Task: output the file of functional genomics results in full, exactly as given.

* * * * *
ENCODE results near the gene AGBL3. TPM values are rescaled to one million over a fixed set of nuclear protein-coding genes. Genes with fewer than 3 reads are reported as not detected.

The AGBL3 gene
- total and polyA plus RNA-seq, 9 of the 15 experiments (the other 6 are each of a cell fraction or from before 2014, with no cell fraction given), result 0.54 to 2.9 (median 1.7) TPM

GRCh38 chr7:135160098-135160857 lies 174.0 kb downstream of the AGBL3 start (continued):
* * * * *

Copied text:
ENCODE results near the gene AGBL3. TPM values are rescaled to one million over a fixed set of nuclear protein-coding genes. Genes with fewer than 3 reads are reported as not detected.

The AGBL3 gene
- total and polyA plus RNA-seq, 9 of the 15 experiments (the other 6 are each of a cell fraction or from before 2014, with no cell fraction given), result 0.54 to 2.9 (median 1.7) TPM

GRCh38 chr7:135160098-135160857 lies 174.0 kb downstream of the AGBL3 start (continued):